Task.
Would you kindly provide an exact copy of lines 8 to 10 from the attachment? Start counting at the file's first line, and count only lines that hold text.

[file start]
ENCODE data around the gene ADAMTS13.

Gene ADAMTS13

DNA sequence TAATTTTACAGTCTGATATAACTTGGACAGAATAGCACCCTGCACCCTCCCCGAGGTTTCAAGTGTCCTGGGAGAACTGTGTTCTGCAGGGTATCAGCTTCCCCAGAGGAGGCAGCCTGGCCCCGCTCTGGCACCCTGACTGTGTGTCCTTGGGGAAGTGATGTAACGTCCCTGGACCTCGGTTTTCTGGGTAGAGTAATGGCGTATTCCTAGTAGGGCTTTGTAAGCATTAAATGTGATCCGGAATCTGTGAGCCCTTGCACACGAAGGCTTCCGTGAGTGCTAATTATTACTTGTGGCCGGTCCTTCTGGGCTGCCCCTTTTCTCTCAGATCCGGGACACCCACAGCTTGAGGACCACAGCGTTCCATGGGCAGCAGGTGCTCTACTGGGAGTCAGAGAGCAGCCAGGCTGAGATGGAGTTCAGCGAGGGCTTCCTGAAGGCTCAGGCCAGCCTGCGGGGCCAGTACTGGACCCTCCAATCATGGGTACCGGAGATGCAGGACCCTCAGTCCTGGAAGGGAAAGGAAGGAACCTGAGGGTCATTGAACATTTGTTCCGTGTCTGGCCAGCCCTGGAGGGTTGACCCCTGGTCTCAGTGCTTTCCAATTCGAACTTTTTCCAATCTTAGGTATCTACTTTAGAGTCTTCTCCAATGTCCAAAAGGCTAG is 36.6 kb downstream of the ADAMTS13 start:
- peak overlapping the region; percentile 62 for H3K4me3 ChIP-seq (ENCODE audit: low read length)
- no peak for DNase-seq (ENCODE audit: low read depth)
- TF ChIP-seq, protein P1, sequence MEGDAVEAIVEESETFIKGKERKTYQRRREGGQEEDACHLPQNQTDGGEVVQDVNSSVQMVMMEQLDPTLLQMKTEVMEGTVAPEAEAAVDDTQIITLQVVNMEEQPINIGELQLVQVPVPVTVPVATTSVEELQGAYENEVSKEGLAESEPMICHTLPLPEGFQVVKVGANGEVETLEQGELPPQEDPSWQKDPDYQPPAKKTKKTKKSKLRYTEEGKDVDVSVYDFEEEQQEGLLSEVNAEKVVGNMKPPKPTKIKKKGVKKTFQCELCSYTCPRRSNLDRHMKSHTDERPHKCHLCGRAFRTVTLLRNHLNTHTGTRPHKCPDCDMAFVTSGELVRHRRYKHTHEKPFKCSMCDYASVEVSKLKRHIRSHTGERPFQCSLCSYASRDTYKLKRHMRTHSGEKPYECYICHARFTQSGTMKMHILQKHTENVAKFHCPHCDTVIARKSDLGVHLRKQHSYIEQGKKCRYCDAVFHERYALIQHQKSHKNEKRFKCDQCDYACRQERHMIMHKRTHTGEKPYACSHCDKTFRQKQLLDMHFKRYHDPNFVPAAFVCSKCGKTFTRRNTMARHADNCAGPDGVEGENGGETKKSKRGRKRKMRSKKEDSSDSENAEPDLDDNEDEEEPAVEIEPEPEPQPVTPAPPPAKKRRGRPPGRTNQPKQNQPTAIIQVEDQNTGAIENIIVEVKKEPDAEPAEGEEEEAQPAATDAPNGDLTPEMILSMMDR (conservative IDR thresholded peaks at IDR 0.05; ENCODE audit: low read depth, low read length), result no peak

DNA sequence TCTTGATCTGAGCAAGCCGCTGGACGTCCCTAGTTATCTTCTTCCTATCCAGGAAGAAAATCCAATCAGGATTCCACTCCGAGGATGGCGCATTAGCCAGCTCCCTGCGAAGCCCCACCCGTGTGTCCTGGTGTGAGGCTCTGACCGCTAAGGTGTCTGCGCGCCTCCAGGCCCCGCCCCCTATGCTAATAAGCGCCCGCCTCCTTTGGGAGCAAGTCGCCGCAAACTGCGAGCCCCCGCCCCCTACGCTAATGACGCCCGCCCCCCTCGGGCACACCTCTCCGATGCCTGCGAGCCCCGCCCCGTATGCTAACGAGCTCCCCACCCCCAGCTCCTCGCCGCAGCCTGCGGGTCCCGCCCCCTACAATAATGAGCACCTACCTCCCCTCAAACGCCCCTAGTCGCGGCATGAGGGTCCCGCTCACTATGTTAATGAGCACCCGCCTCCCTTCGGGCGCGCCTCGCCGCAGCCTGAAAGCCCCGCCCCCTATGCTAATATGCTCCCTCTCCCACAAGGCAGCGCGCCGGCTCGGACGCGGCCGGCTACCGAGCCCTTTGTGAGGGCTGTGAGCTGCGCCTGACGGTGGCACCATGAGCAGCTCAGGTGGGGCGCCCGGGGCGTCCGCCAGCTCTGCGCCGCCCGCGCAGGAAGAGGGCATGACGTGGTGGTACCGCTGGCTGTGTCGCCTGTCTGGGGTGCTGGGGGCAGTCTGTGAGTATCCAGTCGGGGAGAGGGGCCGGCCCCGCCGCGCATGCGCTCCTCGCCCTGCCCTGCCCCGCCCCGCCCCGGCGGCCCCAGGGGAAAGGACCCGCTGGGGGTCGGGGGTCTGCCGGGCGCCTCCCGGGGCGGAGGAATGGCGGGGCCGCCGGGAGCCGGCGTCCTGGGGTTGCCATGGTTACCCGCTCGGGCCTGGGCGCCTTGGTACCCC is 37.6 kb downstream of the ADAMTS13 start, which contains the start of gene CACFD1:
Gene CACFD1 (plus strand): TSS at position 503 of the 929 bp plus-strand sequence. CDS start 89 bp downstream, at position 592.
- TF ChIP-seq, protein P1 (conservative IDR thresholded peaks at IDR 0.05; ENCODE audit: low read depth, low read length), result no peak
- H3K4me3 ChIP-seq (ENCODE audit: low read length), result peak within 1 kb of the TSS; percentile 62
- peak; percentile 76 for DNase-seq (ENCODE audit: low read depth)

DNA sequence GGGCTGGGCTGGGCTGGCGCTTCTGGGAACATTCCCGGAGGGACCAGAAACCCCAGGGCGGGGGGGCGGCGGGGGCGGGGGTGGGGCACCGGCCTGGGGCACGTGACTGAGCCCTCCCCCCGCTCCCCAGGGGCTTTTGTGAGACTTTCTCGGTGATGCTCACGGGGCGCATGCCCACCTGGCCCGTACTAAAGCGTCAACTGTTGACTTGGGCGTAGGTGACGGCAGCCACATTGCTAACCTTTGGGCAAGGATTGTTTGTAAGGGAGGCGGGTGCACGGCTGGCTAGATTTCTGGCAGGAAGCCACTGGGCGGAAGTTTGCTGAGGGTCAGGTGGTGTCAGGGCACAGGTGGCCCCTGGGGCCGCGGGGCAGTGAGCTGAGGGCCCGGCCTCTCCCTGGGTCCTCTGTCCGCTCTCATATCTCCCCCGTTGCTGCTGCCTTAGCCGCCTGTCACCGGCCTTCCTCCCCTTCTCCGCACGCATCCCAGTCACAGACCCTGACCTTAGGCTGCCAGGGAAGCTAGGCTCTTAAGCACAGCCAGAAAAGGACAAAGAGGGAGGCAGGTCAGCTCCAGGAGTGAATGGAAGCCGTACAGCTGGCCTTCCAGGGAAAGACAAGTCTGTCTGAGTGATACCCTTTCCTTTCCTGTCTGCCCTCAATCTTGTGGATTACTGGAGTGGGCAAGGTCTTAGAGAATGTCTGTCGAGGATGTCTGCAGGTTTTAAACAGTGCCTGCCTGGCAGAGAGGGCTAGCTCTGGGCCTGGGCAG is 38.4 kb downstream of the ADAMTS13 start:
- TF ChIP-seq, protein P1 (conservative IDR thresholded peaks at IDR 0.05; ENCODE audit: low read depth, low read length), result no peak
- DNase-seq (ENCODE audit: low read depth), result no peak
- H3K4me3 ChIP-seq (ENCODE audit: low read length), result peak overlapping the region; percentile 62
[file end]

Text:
Gene CACFD1 (plus strand): TSS at position 503 of the 929 bp plus-strand sequence. CDS start 89 bp downstream, at position 592.
- TF ChIP-seq, protein P1 (conservative IDR thresholded peaks at IDR 0.05; ENCODE audit: low read depth, low read length), result no peak
- H3K4me3 ChIP-seq (ENCODE audit: low read length), result peak within 1 kb of the TSS; percentile 62